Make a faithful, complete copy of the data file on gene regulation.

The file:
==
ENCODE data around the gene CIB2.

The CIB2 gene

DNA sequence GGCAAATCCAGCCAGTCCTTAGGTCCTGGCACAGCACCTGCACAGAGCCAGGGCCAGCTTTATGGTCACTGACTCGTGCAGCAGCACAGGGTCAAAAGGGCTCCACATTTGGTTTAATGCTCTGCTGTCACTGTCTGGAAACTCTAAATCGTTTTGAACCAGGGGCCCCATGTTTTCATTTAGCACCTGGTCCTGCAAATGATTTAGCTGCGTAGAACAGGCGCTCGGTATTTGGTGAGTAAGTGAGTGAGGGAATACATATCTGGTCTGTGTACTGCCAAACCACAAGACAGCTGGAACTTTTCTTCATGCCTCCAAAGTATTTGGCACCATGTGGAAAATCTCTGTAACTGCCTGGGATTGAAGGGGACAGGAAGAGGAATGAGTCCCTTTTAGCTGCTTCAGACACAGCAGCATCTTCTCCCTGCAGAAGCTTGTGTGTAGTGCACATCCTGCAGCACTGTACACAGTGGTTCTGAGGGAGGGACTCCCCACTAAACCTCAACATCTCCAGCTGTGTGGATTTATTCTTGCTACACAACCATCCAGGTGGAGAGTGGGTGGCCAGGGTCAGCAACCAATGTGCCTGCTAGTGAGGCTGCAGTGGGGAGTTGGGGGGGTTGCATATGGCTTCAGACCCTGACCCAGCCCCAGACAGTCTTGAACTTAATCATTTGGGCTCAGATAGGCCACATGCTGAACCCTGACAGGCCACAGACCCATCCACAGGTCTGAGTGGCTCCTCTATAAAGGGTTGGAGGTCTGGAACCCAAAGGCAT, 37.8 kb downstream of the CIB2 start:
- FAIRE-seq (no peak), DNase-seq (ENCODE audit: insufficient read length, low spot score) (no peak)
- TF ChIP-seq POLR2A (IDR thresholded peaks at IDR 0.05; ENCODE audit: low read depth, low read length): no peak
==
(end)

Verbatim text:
ENCODE data around the gene CIB2.

The CIB2 gene

DNA sequence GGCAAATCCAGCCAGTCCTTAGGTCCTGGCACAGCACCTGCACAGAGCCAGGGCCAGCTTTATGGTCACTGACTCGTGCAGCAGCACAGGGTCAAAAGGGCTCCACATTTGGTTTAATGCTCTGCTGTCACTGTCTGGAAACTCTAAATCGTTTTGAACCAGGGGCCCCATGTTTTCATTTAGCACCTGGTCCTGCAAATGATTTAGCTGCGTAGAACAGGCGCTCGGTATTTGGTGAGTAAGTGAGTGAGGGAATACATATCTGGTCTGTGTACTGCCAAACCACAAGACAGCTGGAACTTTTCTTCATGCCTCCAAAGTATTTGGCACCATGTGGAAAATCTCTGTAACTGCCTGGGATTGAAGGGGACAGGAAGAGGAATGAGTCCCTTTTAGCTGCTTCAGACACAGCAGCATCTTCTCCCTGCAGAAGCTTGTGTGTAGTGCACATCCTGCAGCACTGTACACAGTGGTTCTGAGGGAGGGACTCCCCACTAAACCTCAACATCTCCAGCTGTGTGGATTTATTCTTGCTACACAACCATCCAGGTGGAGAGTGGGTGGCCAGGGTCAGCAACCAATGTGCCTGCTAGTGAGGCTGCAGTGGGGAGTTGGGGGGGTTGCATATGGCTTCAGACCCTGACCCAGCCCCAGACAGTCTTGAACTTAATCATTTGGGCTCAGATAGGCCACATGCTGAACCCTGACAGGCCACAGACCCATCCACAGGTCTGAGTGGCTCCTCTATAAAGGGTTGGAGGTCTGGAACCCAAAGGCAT, 37.8 kb downstream of the CIB2 start:
- FAIRE-seq (no peak), DNase-seq (ENCODE audit: insufficient read length, low spot score) (no peak)
- TF ChIP-seq POLR2A (IDR thresholded peaks at IDR 0.05; ENCODE audit: low read depth, low read length): no peak